Group opens center to help Atlantic City residents dealing with long-term damage from Sandy
Atlantic City’s casinos and Boardwalk escaped any major damage from Hurricane Sandy, but there is a different story in the resort’s neighborhoods.
Some properties in the city will be grappling with problems caused by the October storm for the next two or three years, local religious, social service and public safety leaders said Wednesday morning.
Shore communities further north were harder hit. But more than 9,000 city properties are seeking FEMA assistance. Of those, 47 percent have been deemed unsafe and 47 percent also were uninsured when Sandy hit, said the Rev. Collins Days of Second Baptist Church, which hosted the first public meeting Wednesday of the recently formed Long-Term Recovery Group.
He called the situation catastrophic for Atlantic City because so many residents are marginal to begin with. Without insurance, he said, the only way to get these victims back in their homes is through volunteer contractors and donated supplies.
“To compound that situation, the casinos and tourism (industry), they’re spending millions of dollars to get out the message that Atlantic City is perfect, the Boardwalk is fine, we’re open for business,” Days said. “But in the shadow of the casinos, you have all these residents who have been displaced. We understand the industry has to go on. The problem is, when you’re trying to get volunteers and the volunteers are hearing, ‘Atlantic City is fine’ ... they’re going to go north (instead).”
Wednesday morning’s meeting at the church on Rev. Dr. Issac S Coles Plaza was around the corner from the Long-Term Recovery Group’s office at 101 S. New York Ave. The session drew about 30 case managers, other church leaders, and law enforcement and emergency management personnel.
Among the group’s priorities: launching a website, finding a warehouse to store heaters and other appliances residents need replaced, as well as finalizing a deal with the Atlantic City Public School District to use the New Jersey Avenue School for volunteer contractors until the district sells the 82,000-square-foot building as planned, the group’s chief of operations Craig Snow said.
“That’s been the hindrance for having volunteers to come and help us: we have nowhere to house them,” Snow said. “It’s been a nightmare for our volunteers.”
The resort has plenty of hotel rooms, some of which sit empty during the slower winter season. But getting those provided for free, at a discount or even at all is “complicated” because volunteer agencies need long-term accommodations through the summer, when operators are simply booked or loathe block out rooms that would fetch top rate, Snow said.
Snow is a program director with nonprofit Hope Force International. Headquartered in Brentwood, Tenn., the organization travels to disaster areas and establishes frameworks locally to facilitate and fund longterm — two or three years, in Atlantic City’s case — recovery.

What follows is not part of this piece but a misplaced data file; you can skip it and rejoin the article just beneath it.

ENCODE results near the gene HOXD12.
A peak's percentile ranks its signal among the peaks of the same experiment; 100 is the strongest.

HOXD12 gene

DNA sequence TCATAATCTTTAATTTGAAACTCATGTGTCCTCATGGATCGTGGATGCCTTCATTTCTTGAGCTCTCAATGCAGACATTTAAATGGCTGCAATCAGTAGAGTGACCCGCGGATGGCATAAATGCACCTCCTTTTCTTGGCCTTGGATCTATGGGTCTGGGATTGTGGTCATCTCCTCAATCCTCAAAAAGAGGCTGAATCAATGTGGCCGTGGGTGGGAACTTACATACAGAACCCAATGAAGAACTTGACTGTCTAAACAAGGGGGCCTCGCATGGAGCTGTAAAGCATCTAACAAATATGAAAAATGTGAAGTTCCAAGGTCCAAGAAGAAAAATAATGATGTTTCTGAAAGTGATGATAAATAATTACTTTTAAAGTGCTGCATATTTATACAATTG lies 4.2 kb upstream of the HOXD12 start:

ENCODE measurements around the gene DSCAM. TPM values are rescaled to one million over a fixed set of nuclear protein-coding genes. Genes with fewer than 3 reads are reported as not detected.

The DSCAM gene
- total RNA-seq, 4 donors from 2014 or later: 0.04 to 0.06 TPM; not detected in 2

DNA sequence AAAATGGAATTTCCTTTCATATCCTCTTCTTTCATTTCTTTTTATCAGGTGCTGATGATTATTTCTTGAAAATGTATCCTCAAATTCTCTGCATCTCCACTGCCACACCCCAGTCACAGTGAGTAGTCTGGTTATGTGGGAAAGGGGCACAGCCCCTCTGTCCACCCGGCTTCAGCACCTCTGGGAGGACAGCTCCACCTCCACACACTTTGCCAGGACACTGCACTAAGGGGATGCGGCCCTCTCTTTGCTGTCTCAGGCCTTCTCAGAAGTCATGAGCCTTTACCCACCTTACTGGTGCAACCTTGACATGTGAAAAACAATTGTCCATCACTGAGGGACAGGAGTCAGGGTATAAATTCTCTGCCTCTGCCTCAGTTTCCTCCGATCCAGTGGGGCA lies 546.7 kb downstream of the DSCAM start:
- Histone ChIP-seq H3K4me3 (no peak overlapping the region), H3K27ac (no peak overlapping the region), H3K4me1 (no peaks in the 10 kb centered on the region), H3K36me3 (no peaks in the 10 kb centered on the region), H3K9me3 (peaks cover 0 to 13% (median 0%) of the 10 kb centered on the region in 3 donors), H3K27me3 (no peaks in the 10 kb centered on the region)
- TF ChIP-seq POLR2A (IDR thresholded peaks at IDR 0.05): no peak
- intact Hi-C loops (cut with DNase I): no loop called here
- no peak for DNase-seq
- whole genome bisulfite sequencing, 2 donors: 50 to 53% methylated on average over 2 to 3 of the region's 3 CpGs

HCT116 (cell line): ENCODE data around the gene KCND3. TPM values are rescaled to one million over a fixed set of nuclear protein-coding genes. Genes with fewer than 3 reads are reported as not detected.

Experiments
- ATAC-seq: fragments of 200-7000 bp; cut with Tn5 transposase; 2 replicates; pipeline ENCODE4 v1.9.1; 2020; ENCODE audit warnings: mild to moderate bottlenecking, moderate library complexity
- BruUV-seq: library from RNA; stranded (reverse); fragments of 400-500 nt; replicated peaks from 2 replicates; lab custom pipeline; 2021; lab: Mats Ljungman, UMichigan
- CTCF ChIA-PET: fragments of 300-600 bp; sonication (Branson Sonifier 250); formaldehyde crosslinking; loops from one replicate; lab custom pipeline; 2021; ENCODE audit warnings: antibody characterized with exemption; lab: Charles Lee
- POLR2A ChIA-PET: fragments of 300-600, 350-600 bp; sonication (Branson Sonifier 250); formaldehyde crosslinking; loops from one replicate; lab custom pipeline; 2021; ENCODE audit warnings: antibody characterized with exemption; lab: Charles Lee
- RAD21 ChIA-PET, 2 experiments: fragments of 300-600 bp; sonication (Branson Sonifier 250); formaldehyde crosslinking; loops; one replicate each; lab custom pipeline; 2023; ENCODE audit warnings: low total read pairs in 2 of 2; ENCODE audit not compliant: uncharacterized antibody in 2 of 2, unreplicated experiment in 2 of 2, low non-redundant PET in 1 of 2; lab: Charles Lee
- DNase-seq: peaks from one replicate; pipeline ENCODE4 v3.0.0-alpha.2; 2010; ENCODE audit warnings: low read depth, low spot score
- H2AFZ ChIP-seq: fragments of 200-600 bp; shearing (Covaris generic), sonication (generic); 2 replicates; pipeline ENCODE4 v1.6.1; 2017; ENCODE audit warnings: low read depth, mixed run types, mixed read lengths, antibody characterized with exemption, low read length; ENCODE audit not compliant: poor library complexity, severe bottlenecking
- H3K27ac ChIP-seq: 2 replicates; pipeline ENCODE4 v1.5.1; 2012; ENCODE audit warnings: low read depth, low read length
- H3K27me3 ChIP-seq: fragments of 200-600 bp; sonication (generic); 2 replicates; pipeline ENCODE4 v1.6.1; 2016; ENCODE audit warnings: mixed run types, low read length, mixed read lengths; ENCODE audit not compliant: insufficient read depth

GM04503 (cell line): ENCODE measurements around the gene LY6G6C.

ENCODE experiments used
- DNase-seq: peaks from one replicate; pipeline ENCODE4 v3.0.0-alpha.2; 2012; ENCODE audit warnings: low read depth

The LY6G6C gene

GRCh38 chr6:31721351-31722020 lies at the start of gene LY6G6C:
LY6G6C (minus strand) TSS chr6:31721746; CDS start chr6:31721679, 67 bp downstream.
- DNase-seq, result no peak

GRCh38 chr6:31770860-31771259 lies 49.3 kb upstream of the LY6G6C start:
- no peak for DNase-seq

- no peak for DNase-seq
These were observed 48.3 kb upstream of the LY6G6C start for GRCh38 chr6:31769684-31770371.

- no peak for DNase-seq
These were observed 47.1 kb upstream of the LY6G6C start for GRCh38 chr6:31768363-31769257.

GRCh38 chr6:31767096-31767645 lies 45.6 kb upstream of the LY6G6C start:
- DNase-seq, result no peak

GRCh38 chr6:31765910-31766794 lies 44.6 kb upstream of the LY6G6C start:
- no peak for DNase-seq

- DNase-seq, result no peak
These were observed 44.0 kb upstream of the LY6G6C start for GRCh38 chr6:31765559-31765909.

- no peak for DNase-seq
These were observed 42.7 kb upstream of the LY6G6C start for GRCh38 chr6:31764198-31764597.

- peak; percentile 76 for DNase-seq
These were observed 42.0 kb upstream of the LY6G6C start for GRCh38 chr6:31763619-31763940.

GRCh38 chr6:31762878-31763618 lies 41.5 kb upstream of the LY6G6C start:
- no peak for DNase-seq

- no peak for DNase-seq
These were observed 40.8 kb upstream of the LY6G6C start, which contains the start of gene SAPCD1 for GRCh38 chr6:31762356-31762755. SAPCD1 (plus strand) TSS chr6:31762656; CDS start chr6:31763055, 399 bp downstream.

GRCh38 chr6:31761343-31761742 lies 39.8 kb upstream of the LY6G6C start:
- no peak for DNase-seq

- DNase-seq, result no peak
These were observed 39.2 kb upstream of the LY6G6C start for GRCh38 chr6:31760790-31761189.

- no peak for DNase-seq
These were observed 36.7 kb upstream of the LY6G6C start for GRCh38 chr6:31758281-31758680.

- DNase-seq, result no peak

Hope Force isn’t opening a long-term recovery center anywhere else in Atlantic County. Atlantic City was picked as the host community because the resort is home to more than half of county residents dealing with long-term issues caused by the storm, Snow said.
Also involved in the Long-Term Recovery Group is Ocean Inc., which is administering $1 million in state DCA home-rebuilding grants for Atlantic, Ocean and Monmouth counties, Ocean Inc. President and CEO Ted Gooding said. Gooding’s Toms River-based nonprofit is the DCA’s program administrator for the region.
“We are more than willing to assist your families with heaters, hot water heaters, insulation, roofs gutters — just about anything they need by calling our office. We’ll send out an auditor ... within two to three days,” said Gooding, also chair of Ocean County’s Long-Term Recovery Group.
Household must have an income at or below 200 percent of the local poverty level to qualify for the zero-match, need-dependent grants, he said.
Another focus of the Long-Term Recovery Group is getting resources to residents, both homeowners and renters, who often must deal with absentee landlords, city Emergency Management Director Tom Foley said.
Once the audit is complete, case managers figure out what kind of help the property qualifies for and then guide clients through the process of getting that assistance. Part of that could include recommending or contracting plumbing, construction, electrical and other repair firms, Days said.
Foley stressed the need for homeowners to involve the city and its inspectors by getting permits.
“Even though we’re waiving the fees for reconstruction, we need you to take out permits for the work to make sure it’s done properly, especially electrical, plumbing and heating work,” Foley said. “That’s vital ... because we have a lot of problems with people who are out there running around, saying they’re carpenters and electricians and plumbers who are putting people in unsafe situation. We’re seeing a lot of electrical fires (as a result).”
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